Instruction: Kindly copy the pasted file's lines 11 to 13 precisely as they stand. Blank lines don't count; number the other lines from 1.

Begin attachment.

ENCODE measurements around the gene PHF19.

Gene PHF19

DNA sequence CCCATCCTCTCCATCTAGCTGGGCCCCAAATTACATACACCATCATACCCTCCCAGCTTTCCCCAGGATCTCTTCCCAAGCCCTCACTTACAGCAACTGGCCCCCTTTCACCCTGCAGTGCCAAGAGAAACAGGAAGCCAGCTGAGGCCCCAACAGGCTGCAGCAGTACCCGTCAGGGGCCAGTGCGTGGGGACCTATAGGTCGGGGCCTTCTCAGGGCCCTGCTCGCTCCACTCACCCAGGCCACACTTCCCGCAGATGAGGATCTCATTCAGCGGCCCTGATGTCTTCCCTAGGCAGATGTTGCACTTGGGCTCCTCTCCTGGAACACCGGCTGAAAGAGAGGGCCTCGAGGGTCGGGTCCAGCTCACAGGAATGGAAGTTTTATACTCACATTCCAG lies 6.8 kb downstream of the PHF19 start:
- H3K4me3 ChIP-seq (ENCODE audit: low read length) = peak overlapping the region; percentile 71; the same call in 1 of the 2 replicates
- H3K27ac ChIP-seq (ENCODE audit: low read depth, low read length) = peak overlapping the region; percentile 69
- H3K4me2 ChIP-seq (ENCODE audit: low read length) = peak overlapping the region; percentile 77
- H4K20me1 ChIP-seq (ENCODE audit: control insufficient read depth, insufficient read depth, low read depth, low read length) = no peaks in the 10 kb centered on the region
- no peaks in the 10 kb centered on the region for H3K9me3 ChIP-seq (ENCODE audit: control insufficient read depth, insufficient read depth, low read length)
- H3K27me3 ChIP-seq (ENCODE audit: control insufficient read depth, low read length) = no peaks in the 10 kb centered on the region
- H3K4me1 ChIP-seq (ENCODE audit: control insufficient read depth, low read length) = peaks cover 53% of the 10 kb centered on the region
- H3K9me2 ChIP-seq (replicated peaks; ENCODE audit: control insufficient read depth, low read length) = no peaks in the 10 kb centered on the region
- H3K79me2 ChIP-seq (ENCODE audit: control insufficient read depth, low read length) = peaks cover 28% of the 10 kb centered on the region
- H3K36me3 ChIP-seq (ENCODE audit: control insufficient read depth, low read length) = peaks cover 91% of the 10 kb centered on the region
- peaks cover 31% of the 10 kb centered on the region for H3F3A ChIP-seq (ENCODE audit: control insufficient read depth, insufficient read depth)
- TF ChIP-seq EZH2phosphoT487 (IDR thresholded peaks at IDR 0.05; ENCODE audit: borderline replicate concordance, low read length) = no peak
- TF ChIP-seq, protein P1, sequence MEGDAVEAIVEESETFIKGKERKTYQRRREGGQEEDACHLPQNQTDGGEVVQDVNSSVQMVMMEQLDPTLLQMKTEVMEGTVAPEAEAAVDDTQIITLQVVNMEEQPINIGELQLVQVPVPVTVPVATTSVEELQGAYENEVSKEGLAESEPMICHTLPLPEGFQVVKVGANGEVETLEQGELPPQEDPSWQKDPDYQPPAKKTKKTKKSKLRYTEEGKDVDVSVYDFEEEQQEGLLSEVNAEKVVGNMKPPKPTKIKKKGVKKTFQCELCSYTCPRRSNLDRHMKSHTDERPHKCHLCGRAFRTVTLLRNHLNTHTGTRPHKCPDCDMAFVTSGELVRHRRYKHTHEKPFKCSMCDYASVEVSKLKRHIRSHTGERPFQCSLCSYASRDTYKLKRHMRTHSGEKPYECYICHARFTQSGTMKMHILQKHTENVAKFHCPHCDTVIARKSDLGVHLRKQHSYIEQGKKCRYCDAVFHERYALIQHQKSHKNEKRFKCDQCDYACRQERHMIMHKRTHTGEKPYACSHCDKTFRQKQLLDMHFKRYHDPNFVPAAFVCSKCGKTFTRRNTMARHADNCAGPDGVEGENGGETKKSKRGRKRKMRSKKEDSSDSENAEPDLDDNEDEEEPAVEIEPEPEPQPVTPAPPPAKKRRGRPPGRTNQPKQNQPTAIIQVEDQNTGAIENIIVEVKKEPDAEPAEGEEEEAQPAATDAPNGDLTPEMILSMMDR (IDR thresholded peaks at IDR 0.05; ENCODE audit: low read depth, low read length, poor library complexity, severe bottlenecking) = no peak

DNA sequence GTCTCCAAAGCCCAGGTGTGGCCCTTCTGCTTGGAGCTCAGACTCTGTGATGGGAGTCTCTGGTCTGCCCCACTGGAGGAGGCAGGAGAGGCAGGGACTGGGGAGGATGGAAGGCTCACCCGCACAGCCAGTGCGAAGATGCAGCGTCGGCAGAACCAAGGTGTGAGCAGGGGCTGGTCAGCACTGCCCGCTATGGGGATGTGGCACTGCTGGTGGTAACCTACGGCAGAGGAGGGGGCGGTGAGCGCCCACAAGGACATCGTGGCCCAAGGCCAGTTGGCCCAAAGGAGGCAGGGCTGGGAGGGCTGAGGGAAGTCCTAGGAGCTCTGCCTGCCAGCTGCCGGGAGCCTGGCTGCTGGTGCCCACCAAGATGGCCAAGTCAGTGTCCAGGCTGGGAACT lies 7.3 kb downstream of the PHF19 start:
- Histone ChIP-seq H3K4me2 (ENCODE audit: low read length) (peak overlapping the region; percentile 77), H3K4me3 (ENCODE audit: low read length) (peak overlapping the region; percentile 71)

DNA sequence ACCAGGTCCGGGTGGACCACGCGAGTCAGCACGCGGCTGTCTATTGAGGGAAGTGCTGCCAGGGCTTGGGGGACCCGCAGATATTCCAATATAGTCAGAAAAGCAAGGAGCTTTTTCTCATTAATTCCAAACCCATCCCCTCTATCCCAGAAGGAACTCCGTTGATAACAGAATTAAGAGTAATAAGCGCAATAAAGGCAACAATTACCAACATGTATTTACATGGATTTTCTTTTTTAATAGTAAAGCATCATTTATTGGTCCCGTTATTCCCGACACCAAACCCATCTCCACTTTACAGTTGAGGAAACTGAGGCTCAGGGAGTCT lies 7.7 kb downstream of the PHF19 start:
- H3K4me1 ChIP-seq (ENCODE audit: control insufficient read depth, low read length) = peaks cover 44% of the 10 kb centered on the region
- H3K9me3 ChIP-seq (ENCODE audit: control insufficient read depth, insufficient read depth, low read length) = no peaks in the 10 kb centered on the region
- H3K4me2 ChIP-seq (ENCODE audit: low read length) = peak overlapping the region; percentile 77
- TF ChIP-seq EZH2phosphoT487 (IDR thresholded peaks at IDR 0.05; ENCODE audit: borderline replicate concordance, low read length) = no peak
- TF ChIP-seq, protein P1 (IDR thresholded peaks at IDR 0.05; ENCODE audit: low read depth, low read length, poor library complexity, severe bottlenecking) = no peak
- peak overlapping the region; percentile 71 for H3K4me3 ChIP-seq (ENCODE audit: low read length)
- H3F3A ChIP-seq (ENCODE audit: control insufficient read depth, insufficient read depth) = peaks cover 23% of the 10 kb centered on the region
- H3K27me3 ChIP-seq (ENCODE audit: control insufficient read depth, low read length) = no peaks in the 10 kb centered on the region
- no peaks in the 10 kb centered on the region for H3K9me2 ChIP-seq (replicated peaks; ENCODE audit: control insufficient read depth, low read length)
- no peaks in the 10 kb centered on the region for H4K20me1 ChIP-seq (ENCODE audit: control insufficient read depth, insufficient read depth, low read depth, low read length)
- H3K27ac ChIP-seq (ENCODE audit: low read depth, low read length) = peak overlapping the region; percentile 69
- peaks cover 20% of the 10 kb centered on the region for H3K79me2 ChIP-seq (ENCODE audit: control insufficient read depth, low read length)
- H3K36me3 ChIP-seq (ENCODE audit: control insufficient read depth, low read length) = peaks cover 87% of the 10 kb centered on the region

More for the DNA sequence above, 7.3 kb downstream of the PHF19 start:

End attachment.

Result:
- H3K9me2 ChIP-seq (replicated peaks; ENCODE audit: control insufficient read depth, low read length) = no peaks in the 10 kb centered on the region
- H3K79me2 ChIP-seq (ENCODE audit: control insufficient read depth, low read length) = peaks cover 28% of the 10 kb centered on the region
- H3K36me3 ChIP-seq (ENCODE audit: control insufficient read depth, low read length) = peaks cover 91% of the 10 kb centered on the region